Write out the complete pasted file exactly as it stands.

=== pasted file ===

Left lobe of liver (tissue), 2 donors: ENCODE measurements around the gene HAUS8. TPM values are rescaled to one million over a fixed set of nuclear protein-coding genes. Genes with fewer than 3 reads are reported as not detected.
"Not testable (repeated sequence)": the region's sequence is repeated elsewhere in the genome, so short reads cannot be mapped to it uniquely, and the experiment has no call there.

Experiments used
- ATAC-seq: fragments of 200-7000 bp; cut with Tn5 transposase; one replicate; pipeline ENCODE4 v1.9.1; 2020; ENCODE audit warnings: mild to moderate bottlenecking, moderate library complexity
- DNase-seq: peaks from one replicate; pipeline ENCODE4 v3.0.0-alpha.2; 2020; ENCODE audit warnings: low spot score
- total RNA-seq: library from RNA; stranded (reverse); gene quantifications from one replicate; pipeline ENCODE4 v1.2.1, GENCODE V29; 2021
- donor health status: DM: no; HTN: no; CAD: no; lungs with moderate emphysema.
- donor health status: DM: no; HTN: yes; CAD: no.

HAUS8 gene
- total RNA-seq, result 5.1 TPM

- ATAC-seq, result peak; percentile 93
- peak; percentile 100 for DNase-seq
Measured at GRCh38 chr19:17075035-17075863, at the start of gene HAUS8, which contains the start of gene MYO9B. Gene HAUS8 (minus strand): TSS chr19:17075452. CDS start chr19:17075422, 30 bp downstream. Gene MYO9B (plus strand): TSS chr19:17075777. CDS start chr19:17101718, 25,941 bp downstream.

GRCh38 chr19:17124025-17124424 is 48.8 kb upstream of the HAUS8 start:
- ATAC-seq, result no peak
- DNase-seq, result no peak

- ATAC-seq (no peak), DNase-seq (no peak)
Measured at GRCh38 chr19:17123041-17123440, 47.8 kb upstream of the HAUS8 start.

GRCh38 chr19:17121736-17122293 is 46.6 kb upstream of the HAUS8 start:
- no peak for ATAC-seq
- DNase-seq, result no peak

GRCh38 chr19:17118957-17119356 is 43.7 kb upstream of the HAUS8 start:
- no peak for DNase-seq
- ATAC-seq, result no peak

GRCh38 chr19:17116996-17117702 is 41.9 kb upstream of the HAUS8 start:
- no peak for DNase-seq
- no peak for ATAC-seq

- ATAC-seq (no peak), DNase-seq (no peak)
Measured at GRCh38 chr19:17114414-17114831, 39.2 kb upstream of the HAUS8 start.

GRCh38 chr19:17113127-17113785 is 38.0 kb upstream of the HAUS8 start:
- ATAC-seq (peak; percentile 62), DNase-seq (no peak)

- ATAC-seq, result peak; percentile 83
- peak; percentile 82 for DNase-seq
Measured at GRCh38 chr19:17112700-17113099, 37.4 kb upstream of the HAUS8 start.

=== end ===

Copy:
Left lobe of liver (tissue), 2 donors: ENCODE measurements around the gene HAUS8. TPM values are rescaled to one million over a fixed set of nuclear protein-coding genes. Genes with fewer than 3 reads are reported as not detected.
"Not testable (repeated sequence)": the region's sequence is repeated elsewhere in the genome, so short reads cannot be mapped to it uniquely, and the experiment has no call there.

Experiments used
- ATAC-seq: fragments of 200-7000 bp; cut with Tn5 transposase; one replicate; pipeline ENCODE4 v1.9.1; 2020; ENCODE audit warnings: mild to moderate bottlenecking, moderate library complexity
- DNase-seq: peaks from one replicate; pipeline ENCODE4 v3.0.0-alpha.2; 2020; ENCODE audit warnings: low spot score
- total RNA-seq: library from RNA; stranded (reverse); gene quantifications from one replicate; pipeline ENCODE4 v1.2.1, GENCODE V29; 2021
- donor health status: DM: no; HTN: no; CAD: no; lungs with moderate emphysema.
- donor health status: DM: no; HTN: yes; CAD: no.

HAUS8 gene
- total RNA-seq, result 5.1 TPM

- ATAC-seq, result peak; percentile 93
- peak; percentile 100 for DNase-seq
Measured at GRCh38 chr19:17075035-17075863, at the start of gene HAUS8, which contains the start of gene MYO9B. Gene HAUS8 (minus strand): TSS chr19:17075452. CDS start chr19:17075422, 30 bp downstream. Gene MYO9B (plus strand): TSS chr19:17075777. CDS start chr19:17101718, 25,941 bp downstream.

GRCh38 chr19:17124025-17124424 is 48.8 kb upstream of the HAUS8 start:
- ATAC-seq, result no peak
- DNase-seq, result no peak

- ATAC-seq (no peak), DNase-seq (no peak)
Measured at GRCh38 chr19:17123041-17123440, 47.8 kb upstream of the HAUS8 start.

GRCh38 chr19:17121736-17122293 is 46.6 kb upstream of the HAUS8 start:
- no peak for ATAC-seq
- DNase-seq, result no peak

GRCh38 chr19:17118957-17119356 is 43.7 kb upstream of the HAUS8 start:
- no peak for DNase-seq
- ATAC-seq, result no peak

GRCh38 chr19:17116996-17117702 is 41.9 kb upstream of the HAUS8 start:
- no peak for DNase-seq
- no peak for ATAC-seq

- ATAC-seq (no peak), DNase-seq (no peak)
Measured at GRCh38 chr19:17114414-17114831, 39.2 kb upstream of the HAUS8 start.

GRCh38 chr19:17113127-17113785 is 38.0 kb upstream of the HAUS8 start:
- ATAC-seq (peak; percentile 62), DNase-seq (no peak)

- ATAC-seq, result peak; percentile 83
- peak; percentile 82 for DNase-seq
Measured at GRCh38 chr19:17112700-17113099, 37.4 kb upstream of the HAUS8 start.